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Woe to Live On

4.23 of 5 stars 4.23  ·  rating details  ·  752 ratings  ·  78 reviews
From Publishers Weekly
Narrator Jake Roedel is in his mid-teens when he joins the First Kansas Irregulars in 1861. During the next few years he sees, and commits, more than his share of Civil War atrocities. Most of the action takes place in Kansas and Missouri between the rebel Irregulars (bushwhackers) and the Union Jayhawkers, with some civilians caught in the crossfire.
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Paperback, 214 pages
Published August 1st 1998 by Gallery (first published 1987)
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Gone with the Wind by Margaret MitchellThe Killer Angels by Michael ShaaraCold Mountain by Charles FrazierTeam of Rivals by Doris Kearns GoodwinThe Red Badge of Courage by Stephen Crane
American Civil War Books
35th out of 209 books — 148 voters
Blood Meridian, or the Evening Redness in the West by Cormac McCarthyThe Sisters Brothers by Patrick deWittAll the Pretty Horses by Cormac McCarthyLonesome Dove by Larry McMurtryTrue Grit by Charles Portis
Literary Westerns
49th out of 107 books — 176 voters


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Community Reviews

(showing 1-30 of 1,675)
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James Thane
This is another very good novel from Daniel Woodrell, author of Winter's Bone, set on the contentious border between Kansas and Missouri during the American Civil War. While Union and Confederate armies fight traditional battles farther east, in this no-man's land, "Bushwhackers" and "Jayhawkers" fight a dirty guerilla war where there are no rules and in which little quarter is asked and none given.

The main protagonist is the narrator, German-American Jake Roedel, who's riding with a loose coali
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Steve
Huck Finn in Hell. The influence of both Twain and Cormac McCarthy are fairly clear to see in Daniel Woodrell's Ride with Devil (or Woe to Live on). The sheer carnage reminds one of McCarthy's Outer Dark and Blood Meridian. But there's more. Ride With the Devil is also a coming of age novel telling the story of Jake Roedel, a young Bushwhacker (and immigrant's son), who has not known a woman, but who has killed 15 men.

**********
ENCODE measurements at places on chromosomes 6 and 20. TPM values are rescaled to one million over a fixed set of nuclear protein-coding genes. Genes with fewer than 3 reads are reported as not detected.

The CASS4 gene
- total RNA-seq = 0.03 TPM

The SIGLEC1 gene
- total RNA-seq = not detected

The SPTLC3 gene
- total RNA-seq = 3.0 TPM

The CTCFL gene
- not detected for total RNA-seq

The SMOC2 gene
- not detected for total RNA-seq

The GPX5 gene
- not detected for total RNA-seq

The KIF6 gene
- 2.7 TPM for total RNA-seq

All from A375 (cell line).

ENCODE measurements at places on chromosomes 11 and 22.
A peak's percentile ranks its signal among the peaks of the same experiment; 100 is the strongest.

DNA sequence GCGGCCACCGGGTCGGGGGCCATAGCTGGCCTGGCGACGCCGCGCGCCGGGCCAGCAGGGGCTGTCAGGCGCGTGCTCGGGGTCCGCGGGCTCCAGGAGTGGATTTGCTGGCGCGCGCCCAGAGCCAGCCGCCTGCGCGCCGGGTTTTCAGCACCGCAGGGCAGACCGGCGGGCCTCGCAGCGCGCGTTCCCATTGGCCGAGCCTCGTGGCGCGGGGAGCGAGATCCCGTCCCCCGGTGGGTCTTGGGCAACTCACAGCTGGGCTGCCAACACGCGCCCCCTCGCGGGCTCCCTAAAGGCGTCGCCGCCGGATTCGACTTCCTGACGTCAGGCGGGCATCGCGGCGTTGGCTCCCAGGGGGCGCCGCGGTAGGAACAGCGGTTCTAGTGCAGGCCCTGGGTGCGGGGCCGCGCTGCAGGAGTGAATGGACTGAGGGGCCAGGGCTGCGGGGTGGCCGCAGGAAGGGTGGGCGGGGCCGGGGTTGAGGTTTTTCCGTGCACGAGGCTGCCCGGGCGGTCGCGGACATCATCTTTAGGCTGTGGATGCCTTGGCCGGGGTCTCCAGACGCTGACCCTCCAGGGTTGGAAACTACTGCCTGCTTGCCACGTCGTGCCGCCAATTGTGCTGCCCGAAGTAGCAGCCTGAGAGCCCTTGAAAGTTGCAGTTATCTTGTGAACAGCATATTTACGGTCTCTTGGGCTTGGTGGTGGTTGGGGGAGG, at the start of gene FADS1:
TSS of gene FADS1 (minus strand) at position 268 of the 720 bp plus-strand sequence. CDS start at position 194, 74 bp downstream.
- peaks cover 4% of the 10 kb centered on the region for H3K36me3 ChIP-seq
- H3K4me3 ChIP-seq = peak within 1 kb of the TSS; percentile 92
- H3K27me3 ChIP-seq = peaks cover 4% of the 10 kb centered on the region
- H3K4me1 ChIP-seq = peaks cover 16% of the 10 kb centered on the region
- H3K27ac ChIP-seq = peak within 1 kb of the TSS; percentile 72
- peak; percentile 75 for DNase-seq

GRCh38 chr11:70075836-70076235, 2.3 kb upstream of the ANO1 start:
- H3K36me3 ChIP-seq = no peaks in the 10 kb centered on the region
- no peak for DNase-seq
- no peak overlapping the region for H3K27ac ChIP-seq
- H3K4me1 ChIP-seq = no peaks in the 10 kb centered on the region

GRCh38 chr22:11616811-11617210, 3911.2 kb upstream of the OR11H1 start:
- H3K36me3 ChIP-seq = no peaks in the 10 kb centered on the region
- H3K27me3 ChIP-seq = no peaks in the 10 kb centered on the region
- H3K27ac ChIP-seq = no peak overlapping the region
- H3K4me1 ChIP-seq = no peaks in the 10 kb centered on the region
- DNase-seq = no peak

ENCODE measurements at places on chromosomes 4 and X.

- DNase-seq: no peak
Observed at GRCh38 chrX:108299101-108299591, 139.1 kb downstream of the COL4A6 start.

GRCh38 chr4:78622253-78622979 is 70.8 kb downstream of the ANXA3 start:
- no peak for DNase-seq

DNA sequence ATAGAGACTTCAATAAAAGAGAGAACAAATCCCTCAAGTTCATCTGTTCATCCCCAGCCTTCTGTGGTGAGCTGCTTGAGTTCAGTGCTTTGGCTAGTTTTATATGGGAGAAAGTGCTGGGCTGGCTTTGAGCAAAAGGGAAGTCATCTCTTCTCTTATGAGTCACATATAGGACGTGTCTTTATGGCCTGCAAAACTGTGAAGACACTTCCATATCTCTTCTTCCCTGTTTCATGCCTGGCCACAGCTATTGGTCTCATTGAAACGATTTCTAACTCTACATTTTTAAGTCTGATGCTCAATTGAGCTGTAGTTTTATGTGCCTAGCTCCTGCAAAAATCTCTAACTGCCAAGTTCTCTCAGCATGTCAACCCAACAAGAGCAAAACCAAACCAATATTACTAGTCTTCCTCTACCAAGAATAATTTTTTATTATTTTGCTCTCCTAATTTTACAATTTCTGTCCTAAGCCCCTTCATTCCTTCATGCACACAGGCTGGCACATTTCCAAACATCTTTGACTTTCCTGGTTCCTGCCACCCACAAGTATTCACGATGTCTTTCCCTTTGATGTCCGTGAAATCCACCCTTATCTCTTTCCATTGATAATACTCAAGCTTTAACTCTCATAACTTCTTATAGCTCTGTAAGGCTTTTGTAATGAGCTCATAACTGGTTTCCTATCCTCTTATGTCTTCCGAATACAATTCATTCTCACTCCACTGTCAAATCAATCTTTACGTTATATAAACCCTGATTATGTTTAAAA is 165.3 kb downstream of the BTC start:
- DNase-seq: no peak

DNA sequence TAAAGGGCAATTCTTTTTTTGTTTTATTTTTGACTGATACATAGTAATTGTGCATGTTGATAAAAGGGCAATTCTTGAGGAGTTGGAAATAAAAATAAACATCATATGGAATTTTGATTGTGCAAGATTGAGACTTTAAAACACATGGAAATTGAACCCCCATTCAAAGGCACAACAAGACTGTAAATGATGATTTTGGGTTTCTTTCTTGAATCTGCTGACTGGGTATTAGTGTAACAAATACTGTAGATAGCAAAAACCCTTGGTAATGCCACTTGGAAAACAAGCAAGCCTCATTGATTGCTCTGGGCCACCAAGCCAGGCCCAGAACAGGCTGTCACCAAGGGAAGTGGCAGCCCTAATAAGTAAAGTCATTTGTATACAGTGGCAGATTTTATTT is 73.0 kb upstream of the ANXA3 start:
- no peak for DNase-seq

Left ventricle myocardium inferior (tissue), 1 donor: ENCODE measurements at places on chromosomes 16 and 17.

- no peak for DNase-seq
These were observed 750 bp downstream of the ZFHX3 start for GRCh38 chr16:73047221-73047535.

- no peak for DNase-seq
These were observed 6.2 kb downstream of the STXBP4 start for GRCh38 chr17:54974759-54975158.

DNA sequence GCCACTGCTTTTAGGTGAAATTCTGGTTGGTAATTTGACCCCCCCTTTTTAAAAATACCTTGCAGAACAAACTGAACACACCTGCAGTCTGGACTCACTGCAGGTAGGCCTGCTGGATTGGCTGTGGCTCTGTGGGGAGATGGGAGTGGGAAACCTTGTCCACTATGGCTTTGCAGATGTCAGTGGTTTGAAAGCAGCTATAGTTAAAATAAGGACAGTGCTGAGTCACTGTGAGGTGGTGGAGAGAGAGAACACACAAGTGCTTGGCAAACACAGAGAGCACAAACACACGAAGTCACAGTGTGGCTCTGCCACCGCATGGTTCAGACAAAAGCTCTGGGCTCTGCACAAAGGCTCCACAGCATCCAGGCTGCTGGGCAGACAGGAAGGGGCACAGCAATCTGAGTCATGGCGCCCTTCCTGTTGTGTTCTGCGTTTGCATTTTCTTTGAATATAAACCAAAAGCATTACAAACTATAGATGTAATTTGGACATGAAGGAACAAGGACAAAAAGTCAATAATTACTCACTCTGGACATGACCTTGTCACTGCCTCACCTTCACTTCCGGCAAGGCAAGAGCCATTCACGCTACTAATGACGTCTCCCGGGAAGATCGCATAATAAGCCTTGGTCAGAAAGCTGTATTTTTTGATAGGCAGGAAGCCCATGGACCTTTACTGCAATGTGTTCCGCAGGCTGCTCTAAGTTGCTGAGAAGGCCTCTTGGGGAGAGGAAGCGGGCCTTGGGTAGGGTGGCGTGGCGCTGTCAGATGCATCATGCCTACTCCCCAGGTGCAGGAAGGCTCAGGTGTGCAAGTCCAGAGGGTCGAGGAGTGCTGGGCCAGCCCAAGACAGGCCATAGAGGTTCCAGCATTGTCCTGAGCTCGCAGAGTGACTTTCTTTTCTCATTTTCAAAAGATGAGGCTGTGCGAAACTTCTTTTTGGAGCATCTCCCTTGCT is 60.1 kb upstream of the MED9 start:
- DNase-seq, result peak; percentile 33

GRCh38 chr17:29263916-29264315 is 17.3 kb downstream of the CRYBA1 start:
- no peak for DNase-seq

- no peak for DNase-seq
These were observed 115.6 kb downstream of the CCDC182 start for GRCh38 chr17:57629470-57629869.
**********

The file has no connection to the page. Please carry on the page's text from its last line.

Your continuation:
In Woodrell's hands, Jake is a complex mix of child and killer. He has been
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Jack
Dec 05, 2008 Jack rated it 5 of 5 stars
Recommends it for: Those with a heartbeat: males perhaps in particular
Recommended to Jack by: Seeing the film version "Ride with the Devil"
Shelves: reallygoodstuff
I have wanted to read this book from the moment I saw Ang Lee’s film version, Ride with the Devil. And last winter I read Woodrell’s Winter’s Bone, the first Woodrell book that I have read, and it had me hot, once again to read Woe. I finally checked it out of the library as it is now ‘out of print, and I read it over Thanksgiving. Loved it.

Ang Lee and his screenwriter very carefully followed Woe, and much of the movie’s dialoge comes directly from its pages.

My review:

Thousands of authors have
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Adam
My first taste of Woodrell He seems to mainly write in his own invented genre of “country noir” This book also deals with crime and violence but is a coming of age story and a war story dealing with the conflicts on the border of the Civil War. Thankfully this coming of age story (something I really don’t seek out) is more in the lines of Mark Twain and especially Cormac McCarthy of Blood Meridian and Outer Dark. The superbly realized voice of Jake Roedell the narrator tells the tale. He excuses ...more
Ctgt
What a brutal yet beautiful book. The story of a young recruit among the rebels, bushwackers, who specialize in guerrilla warfare battling the bands of Jayhawkers from Kansas. Jake joined Black John Ambrose's band of the First Missouri irregulars with his "near" brother Jack Chiles.
The obvious comparison is to The Outlaw Josie Wales, but this book seems much more brutal or primal, if you will. There are no punches pulled in this story and death is a constant companion. Jake sits on the periphery
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Matt Brady
Jake Roedel is already a seasoned veteran at 17, a blooded and bloodied soldier in the ugly guerilla war being waged along the Kansas/Missouri border during the American Civil War. German born Jake has to work extra hard to keep his place amongst his Confederate companions. He’s a ruthless young man in a ruthless time, when Confederate Bushwhackers and Union Jayhawkers turned eastern Kansas and western Missouri into a bloody battleground hundreds of miles wide.